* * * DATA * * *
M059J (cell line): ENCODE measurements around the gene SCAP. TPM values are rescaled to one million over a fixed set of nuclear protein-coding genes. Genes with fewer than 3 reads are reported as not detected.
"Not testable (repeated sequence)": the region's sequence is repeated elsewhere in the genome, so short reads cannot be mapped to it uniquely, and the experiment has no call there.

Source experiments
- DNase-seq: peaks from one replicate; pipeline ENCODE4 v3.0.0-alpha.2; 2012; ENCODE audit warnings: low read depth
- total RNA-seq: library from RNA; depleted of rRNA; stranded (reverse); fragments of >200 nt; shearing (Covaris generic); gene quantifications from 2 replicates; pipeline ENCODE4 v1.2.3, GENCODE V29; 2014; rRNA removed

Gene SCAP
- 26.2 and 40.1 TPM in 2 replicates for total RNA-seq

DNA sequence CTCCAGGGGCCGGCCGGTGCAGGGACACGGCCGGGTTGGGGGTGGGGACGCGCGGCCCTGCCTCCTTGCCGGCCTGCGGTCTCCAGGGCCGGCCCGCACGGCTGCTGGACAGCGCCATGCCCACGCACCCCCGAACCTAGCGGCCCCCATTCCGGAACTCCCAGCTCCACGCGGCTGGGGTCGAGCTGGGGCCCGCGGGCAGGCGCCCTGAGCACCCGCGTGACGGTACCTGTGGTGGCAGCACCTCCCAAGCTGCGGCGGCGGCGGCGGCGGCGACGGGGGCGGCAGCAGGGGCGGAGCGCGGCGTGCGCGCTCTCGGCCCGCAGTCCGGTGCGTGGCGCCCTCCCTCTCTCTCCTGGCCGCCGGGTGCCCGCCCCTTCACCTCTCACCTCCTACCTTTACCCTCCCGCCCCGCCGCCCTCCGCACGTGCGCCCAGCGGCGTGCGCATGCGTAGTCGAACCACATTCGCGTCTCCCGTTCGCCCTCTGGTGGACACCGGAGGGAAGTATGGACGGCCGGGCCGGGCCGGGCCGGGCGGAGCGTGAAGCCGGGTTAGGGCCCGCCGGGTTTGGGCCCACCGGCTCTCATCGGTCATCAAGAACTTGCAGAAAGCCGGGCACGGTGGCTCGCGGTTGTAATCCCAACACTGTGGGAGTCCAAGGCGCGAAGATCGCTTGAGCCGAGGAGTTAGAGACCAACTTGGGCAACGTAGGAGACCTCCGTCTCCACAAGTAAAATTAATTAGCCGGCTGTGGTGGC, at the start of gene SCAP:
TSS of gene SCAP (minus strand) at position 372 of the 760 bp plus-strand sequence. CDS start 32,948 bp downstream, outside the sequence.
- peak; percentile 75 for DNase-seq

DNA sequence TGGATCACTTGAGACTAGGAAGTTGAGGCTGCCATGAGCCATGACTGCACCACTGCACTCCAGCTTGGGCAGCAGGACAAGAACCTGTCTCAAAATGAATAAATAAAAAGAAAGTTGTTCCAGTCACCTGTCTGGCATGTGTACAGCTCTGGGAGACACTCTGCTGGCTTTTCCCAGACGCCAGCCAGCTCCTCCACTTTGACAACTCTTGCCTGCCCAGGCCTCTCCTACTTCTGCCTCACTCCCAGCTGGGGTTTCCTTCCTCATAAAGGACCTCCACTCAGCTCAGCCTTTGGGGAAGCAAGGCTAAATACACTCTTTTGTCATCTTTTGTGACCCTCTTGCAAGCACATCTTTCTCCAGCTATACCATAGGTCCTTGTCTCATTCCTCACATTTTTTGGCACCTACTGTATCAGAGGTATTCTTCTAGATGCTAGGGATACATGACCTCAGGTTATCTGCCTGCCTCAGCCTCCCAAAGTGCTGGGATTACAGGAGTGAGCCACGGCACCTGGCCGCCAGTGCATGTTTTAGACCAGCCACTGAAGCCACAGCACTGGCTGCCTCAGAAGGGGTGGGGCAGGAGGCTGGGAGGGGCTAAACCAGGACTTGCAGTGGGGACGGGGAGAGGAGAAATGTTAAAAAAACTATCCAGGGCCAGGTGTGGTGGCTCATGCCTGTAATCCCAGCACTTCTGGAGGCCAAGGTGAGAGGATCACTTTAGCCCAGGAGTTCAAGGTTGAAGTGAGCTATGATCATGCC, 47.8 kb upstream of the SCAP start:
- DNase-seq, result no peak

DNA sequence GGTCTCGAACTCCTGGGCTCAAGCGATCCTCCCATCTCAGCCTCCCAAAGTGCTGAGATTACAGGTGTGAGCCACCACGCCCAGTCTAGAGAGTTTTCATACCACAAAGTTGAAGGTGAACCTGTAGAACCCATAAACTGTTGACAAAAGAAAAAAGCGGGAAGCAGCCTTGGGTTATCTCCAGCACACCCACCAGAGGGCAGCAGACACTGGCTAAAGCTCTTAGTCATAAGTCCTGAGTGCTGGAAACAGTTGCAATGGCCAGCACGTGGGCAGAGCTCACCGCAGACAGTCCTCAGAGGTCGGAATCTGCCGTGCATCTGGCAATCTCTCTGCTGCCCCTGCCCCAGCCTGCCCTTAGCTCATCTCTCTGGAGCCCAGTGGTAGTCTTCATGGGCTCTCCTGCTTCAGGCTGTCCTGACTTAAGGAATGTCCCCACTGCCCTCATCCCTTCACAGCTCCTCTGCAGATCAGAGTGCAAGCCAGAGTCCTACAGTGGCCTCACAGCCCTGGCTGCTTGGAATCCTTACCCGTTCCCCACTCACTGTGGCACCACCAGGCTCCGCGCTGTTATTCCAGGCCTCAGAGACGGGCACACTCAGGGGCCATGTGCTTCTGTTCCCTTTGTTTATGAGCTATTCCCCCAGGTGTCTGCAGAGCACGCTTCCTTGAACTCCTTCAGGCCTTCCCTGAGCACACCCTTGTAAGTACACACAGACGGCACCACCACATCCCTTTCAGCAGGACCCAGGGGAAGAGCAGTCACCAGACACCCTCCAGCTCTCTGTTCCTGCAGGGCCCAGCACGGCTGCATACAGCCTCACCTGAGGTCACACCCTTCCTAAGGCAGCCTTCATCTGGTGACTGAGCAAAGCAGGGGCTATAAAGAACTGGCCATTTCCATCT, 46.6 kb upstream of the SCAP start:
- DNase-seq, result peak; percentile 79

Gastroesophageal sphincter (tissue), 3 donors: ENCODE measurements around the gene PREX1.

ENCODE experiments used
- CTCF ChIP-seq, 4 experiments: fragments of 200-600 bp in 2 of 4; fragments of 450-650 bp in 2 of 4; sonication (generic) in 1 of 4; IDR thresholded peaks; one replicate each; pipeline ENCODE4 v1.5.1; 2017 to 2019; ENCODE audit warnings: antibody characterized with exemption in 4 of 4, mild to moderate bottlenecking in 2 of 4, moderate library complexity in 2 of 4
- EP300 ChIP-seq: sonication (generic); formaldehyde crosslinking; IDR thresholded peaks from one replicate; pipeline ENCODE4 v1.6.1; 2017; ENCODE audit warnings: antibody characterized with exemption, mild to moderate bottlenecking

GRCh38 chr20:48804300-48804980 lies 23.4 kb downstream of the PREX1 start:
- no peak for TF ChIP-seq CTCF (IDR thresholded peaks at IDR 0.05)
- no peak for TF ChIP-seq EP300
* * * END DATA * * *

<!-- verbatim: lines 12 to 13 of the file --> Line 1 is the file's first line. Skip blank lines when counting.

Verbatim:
- DNase-seq, result no peak

DNA sequence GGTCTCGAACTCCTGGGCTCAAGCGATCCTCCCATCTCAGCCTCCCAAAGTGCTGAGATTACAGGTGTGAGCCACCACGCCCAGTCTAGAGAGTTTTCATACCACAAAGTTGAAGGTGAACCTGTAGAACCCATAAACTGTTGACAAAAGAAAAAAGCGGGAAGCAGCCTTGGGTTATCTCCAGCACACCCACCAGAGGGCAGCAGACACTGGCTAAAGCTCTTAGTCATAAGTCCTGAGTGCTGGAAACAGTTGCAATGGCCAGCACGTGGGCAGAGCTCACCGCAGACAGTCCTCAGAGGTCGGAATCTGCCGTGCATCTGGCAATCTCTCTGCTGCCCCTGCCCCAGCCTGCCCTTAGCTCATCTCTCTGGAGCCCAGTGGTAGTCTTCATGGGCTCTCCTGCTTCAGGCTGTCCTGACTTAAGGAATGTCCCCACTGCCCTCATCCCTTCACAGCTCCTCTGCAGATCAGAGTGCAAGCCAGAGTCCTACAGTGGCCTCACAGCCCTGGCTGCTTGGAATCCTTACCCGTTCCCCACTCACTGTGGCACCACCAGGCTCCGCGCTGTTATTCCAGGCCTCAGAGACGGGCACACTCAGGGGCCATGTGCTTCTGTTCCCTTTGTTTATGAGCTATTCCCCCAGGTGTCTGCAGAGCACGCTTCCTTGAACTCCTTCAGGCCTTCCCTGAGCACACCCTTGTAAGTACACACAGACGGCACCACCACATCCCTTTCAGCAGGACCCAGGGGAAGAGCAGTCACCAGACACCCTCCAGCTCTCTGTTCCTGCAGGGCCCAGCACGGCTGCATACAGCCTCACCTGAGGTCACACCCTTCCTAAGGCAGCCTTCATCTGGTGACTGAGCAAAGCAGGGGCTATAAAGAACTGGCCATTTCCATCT, 46.6 kb upstream of the SCAP start: